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Summary: The Pleurotus ostreatus complex is distinguished by smooth whitish to grayish to brownish caps with shelf-like habit, soft thick flesh, whitish gills, and whitish to lilac spore deposit. Vilgalys(4) have divided the complex in North America into Pleurotus ostreatus (Fr.) P. Kumm., Pleurotus pulmonarius (Fr.) Quel., and Pleurotus populinus O. Hilber & O.K. Miller, and this description is derived from theirs except where indicated. Other features of Pleurotus ostreatus in particular are relatively large, spathulate, scallop-shaped, or mussel-shaped caps, close to crowded gills, lilac to lilac-gray or light purplish vinaceous spore deposit, and spores 7.5-9.5 x 3.2-4 microns. Thorn(3) have shown that this species as well as other Pleurotus and Hohenbuehelia species attack and consume nematodes [roundworms]. The P. ostreatus complex is common in the Pacific Northwest, and includes lilac spored specimens over 15cm wide, at least in BC, but collections used by Vilgalys(4) from the Pacific Northwest are P. pulmonarius and P. populinus. Collections of this species used in the Vilgalys(4) analysis are from ON, AL, AR, AZ, CA, DC, FL, GA, IL, MD, MN, MS, NC, NJ, NY, PA, TN, VA, WI, WV, Czechoslovakia, France and Germany.
Cap: (4)6-15(25)cm wide, convex, spathulate, scallop-shaped to mussel-shaped, margin inrolled becoming nearly flat when old and only slightly inrolled; whitish, yellow, pale yellow to grayish yellow, light tan to dark brown, also drab, light cinnamon drab, cinnamon drab, to light drab near margin, with some caps mostly pale cinnamon-pink; moist when young but never viscid, soon dry; finely white pubescent [downy] to pubescent over the lateral point of attachment to stem, smooth over the rest of the surface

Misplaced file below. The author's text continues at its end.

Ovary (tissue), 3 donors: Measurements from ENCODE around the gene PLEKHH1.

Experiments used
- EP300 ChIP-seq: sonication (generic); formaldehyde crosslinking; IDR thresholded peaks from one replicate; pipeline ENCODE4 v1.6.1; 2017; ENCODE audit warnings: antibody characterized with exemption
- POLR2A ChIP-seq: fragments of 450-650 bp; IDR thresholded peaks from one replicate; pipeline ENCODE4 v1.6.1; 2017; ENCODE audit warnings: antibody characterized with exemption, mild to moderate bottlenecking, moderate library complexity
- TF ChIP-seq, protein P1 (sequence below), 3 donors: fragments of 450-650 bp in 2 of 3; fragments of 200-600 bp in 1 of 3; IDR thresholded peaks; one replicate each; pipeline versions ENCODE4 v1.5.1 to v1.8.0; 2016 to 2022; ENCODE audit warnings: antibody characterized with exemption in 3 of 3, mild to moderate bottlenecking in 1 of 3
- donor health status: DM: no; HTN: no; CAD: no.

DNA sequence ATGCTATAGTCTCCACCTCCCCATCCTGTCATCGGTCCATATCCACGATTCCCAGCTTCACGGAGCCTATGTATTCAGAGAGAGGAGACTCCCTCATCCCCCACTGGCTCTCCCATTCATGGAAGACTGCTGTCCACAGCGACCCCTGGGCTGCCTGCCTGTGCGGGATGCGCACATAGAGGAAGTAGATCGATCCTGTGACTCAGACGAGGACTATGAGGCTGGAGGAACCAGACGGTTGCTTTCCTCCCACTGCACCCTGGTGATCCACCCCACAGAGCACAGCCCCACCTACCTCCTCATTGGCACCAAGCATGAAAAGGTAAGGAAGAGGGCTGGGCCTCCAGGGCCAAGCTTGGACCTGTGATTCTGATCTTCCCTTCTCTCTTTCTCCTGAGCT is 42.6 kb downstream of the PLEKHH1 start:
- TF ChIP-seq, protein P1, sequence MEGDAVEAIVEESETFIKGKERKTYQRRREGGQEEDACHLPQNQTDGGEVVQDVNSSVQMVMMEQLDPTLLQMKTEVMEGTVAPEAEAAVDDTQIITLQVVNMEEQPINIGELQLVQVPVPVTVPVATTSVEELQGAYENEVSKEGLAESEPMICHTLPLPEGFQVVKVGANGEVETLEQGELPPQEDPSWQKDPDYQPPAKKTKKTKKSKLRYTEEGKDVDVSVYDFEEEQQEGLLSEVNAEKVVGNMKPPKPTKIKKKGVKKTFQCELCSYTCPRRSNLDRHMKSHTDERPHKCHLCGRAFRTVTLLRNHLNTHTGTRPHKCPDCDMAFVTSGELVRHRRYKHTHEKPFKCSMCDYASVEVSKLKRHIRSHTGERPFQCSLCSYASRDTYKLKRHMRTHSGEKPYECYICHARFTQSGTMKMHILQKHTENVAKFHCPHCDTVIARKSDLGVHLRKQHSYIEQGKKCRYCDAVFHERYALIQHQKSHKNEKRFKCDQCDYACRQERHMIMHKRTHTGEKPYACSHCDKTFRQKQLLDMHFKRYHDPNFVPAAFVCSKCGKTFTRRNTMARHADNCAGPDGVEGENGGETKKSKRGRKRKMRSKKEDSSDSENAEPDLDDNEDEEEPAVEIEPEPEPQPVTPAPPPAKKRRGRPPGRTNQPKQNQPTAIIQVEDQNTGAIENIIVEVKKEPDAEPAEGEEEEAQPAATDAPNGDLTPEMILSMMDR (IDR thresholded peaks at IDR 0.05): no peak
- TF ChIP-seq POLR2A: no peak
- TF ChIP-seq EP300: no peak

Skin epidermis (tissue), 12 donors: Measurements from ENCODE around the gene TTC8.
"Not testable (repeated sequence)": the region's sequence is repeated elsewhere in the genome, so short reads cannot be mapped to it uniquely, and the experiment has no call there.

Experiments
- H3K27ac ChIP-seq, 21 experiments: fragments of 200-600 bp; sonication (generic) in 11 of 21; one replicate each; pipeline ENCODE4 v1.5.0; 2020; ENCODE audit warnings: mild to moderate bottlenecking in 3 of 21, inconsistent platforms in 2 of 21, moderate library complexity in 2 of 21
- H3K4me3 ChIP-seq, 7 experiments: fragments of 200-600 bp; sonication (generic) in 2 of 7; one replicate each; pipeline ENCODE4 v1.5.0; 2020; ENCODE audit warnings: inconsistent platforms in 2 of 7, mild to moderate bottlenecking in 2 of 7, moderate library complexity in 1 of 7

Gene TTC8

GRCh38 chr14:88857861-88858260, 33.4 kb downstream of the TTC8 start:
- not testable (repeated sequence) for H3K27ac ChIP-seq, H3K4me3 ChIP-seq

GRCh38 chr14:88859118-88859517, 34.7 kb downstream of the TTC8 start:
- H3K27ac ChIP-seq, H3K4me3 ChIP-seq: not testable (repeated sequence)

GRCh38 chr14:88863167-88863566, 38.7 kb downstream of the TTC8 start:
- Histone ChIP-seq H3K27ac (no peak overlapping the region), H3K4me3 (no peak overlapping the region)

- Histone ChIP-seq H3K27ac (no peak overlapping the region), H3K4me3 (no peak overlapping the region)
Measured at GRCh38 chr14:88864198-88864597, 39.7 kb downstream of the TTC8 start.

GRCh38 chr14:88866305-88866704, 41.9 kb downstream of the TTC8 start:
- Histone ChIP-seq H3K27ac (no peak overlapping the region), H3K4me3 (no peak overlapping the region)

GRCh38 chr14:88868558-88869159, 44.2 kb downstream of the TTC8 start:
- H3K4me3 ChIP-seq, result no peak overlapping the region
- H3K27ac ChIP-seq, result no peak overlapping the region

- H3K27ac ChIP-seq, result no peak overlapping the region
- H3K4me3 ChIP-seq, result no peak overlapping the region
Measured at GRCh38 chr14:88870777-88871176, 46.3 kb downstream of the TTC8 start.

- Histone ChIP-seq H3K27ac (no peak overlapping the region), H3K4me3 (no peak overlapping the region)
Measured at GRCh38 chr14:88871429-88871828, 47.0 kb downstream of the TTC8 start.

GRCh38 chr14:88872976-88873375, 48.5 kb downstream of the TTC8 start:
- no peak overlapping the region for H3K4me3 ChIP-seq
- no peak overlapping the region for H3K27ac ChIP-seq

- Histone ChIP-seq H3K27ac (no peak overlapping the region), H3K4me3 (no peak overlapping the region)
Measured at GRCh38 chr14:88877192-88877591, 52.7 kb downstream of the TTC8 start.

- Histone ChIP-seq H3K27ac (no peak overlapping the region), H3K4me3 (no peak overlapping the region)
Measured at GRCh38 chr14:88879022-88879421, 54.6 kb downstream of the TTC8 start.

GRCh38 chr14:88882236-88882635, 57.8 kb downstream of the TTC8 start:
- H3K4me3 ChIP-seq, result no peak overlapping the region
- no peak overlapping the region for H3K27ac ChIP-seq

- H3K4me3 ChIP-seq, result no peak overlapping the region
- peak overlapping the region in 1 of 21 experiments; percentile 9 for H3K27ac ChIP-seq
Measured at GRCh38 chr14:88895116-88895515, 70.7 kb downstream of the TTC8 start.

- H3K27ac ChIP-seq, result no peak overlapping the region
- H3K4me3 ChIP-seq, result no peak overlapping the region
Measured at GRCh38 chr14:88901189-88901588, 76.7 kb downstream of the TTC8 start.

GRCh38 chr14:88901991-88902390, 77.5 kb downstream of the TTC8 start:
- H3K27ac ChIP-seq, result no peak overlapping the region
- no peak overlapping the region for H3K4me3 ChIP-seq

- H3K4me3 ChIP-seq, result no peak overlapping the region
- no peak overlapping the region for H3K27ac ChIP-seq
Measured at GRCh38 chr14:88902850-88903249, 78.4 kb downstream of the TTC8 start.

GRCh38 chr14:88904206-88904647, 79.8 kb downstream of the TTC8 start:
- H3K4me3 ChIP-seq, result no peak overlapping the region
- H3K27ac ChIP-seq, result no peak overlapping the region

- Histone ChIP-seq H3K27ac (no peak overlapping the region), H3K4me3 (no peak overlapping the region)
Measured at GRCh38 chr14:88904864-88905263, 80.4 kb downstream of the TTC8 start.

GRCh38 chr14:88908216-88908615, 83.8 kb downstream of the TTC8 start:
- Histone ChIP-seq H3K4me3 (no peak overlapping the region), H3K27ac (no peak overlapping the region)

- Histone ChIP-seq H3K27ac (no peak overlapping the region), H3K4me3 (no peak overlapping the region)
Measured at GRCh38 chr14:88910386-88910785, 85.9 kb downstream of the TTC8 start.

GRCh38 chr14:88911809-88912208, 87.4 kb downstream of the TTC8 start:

Flesh: up to 1cm or 2cm thick, firm, somewhat fibrous, solid; white
Gills: adnate to mostly decurrent, close to crowded, broad, 0.5-1.5cm, with two tiers of subgills, sometimes forming a reticulum [network] near the point of attachment; dull whitish to pale pinkish buff; edge smooth at first, becoming eroded when old
Stem: (0.5)1-3cm x 0.3-2(3)cm, laterally attached, stocky, nearly equal; dry, white pubescent to strigose at base
Odor: pleasant and anise-like, becoming fungoid and unpleasant in age
Taste: mild and pleasant in fresh specimens
Microscopic spores: spores 7.5-9.5 x 3.2-4 microns, narrowly elliptic, [presumably smooth], inamyloid, colorless, thin-walled, with a small apiculus; basidia 4-spored, 24-36 x 5-7 microns, narrowly clavate, thin-walled, inamyloid, colorless; cheilocystidia and pleurocystidia infrequent to numerous, most often on gill edge, 14-30 x 3.5-8 microns, clavate-capitate, colorless, thin-walled; clamp connections present in all tissues
Spore deposit: lilac to lilac-gray, to light purplish vinaceous
Habitat / Range
single, or more usually in large imbricate [shingled] clusters on the sides of stumps, logs and branches of hardwood trees, less commonly on conifers (Pinus - pine and Abies - true fir), fruiting during cool weather wherever hardwood hosts are found, especially fond of riparian habitat [fall, winter]
It is difficult if not impossible to distinguish North American field collections of P. pulmonarius from P. ostreatus. However, differences in their mating behaviour, distribution, and seasonality indicate that they are distinct species, in the western states Pleurotus pulmonarius grows on conifers as well as Quercus, Lupinus etc. (on hardwoods in the eastern states), (Vilgalys). Caps of P. pulmonarius tend to be smaller and young caps are lung-shaped rather than semicircular (Petersen et al. website). Pleurotus populinus has a buff spore print, subdistant gills, and longer spores, and generally favors Populus and tends to be smaller with a light colored cap, (Vilgalys). Pleurocybella porrigens somewhat similar but smaller, thinner, and white. Panellus serotinus has a yellow stem punctate with brownish scales, gills with ocher yellow colors, and a cap commonly having greenish or violet tones.
Recommended citation: Author, Date. Page title. In Klinkenberg, Brian. (Editor) 2017. E-Flora BC:
Electronic Atlas of the Plants of British Columbia [eflora.bc.ca]. Lab for
Advanced Spatial Analysis, Department of Geography, University of British
Columbia, Vancouver. [Accessed:
24/04/2019 7:30:32 AM
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